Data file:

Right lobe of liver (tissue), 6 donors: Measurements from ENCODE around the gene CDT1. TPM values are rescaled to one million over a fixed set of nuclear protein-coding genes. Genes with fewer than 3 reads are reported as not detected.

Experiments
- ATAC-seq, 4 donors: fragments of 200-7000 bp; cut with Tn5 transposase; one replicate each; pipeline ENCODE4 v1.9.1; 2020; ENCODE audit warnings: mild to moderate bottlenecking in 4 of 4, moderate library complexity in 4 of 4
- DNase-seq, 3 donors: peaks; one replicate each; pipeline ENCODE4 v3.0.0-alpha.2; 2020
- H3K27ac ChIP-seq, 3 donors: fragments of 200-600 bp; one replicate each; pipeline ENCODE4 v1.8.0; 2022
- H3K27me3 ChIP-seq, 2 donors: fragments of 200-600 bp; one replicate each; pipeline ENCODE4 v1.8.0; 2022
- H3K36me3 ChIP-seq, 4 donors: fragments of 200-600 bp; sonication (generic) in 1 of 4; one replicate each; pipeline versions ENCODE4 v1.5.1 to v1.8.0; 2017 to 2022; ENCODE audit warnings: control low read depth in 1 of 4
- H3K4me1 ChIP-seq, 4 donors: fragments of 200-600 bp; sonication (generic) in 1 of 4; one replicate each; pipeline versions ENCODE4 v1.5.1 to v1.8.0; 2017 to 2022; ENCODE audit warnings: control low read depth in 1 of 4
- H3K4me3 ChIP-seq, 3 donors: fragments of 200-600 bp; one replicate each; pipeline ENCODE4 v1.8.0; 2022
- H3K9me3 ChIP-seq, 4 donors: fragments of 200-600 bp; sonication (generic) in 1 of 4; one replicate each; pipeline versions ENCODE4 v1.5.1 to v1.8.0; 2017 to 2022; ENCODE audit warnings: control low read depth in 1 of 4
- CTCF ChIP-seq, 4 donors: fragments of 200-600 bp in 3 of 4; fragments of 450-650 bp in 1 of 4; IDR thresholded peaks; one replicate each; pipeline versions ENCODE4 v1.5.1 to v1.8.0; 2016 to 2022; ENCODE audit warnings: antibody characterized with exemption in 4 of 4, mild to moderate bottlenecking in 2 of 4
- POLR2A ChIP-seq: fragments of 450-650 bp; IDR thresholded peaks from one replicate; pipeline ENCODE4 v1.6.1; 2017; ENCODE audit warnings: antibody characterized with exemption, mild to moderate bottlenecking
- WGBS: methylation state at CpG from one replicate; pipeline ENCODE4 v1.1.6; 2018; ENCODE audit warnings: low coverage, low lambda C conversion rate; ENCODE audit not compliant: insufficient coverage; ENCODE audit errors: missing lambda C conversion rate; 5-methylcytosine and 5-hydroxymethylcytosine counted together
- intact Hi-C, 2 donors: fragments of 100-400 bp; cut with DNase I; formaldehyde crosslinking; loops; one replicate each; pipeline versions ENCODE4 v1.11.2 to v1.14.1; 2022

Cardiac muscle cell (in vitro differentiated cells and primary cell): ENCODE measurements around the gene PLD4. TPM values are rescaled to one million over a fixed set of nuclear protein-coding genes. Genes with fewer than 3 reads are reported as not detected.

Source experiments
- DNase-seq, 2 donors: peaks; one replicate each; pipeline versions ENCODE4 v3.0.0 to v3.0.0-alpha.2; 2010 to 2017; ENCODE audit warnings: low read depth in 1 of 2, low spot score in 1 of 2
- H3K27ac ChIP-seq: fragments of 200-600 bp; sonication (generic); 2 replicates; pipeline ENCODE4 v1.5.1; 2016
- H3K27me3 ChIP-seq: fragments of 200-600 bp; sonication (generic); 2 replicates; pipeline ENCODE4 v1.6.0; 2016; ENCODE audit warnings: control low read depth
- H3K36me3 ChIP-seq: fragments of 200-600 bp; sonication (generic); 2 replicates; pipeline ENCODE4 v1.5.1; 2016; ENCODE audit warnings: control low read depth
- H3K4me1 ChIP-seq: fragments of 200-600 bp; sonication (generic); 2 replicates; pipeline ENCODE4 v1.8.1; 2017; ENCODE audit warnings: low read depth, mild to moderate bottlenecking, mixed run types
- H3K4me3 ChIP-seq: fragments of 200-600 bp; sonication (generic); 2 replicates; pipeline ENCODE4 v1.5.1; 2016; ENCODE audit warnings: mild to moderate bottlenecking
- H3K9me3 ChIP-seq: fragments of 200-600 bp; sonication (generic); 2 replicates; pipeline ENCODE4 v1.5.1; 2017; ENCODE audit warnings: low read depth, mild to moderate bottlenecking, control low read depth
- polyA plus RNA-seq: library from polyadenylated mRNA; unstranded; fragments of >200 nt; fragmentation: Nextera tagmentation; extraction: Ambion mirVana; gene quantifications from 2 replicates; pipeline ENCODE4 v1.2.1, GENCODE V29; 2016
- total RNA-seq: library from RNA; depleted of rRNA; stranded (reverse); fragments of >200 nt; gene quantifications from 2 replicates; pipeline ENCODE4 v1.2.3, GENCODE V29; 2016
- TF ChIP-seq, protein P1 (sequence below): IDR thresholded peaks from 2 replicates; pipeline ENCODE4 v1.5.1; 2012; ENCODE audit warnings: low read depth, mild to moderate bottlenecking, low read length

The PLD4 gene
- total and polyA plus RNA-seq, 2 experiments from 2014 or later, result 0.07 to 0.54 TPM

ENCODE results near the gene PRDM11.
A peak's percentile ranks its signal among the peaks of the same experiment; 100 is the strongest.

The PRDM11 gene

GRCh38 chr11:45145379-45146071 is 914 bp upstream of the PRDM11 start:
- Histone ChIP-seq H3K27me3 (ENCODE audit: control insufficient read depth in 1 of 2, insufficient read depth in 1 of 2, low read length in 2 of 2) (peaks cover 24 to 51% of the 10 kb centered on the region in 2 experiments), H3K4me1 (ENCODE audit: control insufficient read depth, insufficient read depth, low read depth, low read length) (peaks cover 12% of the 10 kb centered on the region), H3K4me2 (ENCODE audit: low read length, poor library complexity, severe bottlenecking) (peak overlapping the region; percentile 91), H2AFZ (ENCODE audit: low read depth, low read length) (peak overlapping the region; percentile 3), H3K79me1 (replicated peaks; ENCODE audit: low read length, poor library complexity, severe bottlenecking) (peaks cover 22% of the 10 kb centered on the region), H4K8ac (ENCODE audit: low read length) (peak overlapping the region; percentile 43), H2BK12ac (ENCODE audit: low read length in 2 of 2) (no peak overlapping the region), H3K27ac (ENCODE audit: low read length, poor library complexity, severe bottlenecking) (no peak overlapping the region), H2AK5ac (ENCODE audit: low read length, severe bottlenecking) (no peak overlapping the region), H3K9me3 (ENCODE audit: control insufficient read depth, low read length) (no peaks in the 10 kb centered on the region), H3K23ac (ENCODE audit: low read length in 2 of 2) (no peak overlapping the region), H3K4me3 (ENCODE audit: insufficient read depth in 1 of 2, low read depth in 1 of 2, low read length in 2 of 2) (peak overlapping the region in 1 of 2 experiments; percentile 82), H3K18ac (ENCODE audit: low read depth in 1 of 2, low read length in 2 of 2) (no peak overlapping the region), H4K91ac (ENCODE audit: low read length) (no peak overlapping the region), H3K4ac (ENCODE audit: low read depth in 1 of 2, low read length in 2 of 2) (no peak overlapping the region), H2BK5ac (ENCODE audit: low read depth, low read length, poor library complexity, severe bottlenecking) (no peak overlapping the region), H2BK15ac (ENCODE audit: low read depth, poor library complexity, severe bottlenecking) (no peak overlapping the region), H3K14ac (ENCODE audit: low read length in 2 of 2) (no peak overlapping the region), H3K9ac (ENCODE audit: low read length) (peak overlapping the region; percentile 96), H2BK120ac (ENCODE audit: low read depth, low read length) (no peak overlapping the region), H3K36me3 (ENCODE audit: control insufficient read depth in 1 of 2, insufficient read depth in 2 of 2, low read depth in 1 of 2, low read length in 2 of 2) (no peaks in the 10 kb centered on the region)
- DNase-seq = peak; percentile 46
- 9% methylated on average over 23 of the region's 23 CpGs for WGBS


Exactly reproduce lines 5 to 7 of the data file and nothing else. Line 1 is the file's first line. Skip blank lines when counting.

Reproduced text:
- H3K27ac ChIP-seq, 3 donors: fragments of 200-600 bp; one replicate each; pipeline ENCODE4 v1.8.0; 2022
- H3K27me3 ChIP-seq, 2 donors: fragments of 200-600 bp; one replicate each; pipeline ENCODE4 v1.8.0; 2022
- H3K36me3 ChIP-seq, 4 donors: fragments of 200-600 bp; sonication (generic) in 1 of 4; one replicate each; pipeline versions ENCODE4 v1.5.1 to v1.8.0; 2017 to 2022; ENCODE audit warnings: control low read depth in 1 of 4